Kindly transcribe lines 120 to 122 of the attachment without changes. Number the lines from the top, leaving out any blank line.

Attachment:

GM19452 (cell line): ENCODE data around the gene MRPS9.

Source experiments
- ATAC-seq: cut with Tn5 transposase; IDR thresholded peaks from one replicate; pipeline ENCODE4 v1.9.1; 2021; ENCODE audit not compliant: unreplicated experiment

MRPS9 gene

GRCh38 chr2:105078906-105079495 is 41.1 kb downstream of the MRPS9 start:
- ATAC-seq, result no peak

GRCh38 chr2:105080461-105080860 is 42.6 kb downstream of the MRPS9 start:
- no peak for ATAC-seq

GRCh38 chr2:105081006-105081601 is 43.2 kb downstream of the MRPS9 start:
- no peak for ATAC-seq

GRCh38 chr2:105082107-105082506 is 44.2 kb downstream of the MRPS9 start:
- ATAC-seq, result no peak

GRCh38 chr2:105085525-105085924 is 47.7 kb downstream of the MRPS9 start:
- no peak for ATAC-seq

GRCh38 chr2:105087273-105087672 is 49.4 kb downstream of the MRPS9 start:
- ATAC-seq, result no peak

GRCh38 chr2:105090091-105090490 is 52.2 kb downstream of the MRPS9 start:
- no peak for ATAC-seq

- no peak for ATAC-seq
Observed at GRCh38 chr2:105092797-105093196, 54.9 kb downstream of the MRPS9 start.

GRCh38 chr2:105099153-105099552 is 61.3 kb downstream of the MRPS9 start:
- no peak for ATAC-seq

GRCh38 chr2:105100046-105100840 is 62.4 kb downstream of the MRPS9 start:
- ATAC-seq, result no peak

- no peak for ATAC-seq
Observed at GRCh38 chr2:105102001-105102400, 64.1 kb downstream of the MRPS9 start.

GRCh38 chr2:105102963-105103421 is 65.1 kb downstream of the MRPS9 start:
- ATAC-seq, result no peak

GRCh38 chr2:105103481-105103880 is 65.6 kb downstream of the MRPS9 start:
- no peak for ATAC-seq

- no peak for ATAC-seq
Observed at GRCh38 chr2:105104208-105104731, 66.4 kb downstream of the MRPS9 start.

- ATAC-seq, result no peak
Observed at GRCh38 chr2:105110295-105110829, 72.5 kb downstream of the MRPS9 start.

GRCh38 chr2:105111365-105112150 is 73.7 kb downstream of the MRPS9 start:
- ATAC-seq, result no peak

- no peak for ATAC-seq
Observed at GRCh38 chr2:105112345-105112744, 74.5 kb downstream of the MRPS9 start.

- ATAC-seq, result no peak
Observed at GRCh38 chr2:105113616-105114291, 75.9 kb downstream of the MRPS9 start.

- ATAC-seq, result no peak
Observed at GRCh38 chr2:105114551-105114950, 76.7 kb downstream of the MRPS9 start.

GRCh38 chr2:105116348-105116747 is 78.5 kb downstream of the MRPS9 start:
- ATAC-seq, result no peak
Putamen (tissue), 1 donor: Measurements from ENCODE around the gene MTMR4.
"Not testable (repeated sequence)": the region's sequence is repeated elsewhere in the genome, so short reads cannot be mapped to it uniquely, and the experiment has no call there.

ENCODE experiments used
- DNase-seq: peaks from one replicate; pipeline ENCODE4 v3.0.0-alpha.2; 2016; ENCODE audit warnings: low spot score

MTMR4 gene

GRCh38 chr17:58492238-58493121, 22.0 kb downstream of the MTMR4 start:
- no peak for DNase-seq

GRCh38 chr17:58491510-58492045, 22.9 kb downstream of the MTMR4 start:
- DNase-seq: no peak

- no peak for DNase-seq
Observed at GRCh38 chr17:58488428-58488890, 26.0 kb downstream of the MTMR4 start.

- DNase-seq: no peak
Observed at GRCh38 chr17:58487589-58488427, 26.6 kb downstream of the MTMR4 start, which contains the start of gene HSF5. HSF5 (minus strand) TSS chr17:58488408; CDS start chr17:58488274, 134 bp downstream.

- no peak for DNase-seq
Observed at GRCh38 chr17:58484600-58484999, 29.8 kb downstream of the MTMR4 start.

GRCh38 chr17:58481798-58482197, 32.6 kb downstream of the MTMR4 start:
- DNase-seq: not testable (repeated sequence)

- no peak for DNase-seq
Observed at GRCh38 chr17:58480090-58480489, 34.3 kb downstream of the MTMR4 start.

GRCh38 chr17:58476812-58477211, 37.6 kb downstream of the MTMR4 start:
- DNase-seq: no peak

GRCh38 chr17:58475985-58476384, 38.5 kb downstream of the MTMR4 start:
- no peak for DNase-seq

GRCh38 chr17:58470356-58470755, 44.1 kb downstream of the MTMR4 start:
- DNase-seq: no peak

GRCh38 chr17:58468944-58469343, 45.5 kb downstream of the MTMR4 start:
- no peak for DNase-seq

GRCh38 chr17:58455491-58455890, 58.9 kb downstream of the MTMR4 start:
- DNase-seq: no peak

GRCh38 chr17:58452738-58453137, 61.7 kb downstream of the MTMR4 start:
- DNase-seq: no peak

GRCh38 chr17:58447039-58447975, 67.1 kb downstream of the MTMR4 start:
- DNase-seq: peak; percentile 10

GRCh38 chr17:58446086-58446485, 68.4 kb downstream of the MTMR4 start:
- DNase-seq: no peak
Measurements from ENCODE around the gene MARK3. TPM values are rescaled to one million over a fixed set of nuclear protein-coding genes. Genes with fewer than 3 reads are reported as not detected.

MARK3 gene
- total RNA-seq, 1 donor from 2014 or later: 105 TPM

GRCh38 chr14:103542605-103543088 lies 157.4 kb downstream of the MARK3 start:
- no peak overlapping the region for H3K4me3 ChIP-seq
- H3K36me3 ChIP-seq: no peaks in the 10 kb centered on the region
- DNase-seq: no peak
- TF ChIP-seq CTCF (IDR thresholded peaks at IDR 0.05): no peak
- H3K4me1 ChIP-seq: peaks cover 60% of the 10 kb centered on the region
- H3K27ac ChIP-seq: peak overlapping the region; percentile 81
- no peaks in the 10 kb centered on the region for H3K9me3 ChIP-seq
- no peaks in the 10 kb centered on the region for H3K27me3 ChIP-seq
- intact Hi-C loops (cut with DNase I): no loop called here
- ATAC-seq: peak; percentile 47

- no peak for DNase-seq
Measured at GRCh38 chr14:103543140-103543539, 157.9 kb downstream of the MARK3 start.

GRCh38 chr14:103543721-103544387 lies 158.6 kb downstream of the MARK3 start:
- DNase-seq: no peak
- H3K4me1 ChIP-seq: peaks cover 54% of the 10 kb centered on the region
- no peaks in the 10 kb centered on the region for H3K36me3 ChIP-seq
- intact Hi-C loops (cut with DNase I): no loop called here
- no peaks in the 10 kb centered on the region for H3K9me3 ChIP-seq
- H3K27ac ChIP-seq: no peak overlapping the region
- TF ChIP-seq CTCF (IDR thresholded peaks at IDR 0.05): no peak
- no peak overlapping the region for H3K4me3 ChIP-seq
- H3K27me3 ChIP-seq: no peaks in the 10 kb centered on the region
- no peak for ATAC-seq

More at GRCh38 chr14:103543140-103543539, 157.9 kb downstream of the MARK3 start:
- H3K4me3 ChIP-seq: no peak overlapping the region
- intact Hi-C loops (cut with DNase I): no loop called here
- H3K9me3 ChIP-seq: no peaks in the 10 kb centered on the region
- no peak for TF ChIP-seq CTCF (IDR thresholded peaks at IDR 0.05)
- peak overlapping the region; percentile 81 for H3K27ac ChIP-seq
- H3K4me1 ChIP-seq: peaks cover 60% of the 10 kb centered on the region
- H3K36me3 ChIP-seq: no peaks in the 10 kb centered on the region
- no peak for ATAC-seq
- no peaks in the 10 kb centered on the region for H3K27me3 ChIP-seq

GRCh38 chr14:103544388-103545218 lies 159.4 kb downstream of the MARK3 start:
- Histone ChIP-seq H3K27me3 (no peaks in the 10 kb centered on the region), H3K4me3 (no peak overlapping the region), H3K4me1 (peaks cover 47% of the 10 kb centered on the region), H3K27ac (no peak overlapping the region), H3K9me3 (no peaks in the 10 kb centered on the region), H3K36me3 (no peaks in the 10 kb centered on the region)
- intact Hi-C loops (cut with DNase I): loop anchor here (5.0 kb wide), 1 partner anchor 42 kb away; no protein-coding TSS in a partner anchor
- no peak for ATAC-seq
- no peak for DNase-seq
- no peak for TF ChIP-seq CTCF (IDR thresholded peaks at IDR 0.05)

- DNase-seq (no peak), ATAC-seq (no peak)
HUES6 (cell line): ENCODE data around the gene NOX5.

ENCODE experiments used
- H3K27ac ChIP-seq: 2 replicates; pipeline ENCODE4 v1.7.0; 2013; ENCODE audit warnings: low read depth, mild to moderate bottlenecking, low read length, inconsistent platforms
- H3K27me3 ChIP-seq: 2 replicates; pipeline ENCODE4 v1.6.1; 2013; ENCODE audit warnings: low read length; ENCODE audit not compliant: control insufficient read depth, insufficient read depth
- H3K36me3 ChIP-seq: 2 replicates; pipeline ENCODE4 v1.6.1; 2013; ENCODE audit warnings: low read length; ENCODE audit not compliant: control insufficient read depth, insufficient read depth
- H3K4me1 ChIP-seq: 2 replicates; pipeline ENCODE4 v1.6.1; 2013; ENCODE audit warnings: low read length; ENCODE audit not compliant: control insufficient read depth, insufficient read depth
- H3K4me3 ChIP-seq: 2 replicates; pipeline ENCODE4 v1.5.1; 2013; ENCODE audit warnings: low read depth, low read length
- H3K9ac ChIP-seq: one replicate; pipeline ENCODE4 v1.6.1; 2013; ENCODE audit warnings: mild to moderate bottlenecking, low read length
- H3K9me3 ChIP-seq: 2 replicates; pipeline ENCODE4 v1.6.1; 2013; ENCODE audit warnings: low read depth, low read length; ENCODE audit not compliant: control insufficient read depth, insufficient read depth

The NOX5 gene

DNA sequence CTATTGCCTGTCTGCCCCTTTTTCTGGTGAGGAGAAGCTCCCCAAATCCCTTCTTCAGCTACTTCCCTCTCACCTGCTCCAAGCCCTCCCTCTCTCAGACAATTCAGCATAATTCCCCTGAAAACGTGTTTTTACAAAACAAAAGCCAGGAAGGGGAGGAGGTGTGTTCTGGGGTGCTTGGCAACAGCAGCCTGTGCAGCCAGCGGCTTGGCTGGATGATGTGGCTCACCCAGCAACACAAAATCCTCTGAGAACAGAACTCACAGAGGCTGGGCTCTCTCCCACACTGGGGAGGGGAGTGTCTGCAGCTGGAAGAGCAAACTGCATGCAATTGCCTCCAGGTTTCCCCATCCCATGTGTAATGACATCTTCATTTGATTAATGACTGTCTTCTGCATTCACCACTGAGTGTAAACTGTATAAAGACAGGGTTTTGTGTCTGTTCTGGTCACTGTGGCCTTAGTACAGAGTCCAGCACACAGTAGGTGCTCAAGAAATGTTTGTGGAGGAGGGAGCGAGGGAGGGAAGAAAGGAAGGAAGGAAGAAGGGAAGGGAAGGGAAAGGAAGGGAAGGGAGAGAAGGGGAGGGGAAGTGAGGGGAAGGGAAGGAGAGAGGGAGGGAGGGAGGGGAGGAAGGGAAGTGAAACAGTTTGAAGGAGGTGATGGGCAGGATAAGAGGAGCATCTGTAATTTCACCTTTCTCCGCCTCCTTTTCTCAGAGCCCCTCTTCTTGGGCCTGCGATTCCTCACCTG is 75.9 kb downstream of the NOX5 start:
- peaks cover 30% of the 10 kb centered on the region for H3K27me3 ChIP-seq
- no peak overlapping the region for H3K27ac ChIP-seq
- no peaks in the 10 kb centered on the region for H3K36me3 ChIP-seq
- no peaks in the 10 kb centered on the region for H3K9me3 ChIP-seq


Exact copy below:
- no peak for ATAC-seq
- no peak for DNase-seq
- no peak for TF ChIP-seq CTCF (IDR thresholded peaks at IDR 0.05)